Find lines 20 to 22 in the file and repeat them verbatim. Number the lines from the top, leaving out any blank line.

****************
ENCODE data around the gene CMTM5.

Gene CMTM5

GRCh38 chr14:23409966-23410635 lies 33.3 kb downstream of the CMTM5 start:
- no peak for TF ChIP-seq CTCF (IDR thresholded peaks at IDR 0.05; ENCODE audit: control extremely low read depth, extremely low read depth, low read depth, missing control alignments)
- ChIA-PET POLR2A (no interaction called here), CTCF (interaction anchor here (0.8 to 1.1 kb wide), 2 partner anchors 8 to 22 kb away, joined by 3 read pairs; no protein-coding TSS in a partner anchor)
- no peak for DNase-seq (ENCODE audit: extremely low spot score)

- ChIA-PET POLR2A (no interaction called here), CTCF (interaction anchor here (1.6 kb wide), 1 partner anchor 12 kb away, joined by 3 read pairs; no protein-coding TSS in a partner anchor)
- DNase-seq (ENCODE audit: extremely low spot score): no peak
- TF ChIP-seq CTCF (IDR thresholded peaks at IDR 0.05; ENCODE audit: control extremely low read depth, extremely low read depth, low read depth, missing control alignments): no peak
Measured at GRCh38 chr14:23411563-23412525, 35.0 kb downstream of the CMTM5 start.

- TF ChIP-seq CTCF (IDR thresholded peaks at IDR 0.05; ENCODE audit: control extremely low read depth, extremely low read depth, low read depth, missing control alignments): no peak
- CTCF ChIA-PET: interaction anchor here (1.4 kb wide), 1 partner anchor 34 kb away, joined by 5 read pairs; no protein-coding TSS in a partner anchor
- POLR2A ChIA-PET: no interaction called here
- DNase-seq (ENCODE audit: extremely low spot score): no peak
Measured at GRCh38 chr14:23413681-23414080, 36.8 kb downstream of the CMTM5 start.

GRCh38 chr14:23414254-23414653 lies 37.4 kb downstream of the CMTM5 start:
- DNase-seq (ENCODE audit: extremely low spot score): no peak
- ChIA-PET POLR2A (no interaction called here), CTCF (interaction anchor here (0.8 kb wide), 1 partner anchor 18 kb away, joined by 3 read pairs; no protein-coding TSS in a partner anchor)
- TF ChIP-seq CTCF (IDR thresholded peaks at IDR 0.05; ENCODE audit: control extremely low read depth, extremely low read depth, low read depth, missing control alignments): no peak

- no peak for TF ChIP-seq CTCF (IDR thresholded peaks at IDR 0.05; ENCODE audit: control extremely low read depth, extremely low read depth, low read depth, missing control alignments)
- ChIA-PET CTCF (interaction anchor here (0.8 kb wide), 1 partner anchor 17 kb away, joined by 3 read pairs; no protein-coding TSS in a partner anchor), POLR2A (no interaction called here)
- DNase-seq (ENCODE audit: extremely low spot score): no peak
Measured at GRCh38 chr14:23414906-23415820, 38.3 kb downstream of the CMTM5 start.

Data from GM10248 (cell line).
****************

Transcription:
- no peak for TF ChIP-seq CTCF (IDR thresholded peaks at IDR 0.05; ENCODE audit: control extremely low read depth, extremely low read depth, low read depth, missing control alignments)
- ChIA-PET CTCF (interaction anchor here (0.8 kb wide), 1 partner anchor 17 kb away, joined by 3 read pairs; no protein-coding TSS in a partner anchor), POLR2A (no interaction called here)
- DNase-seq (ENCODE audit: extremely low spot score): no peak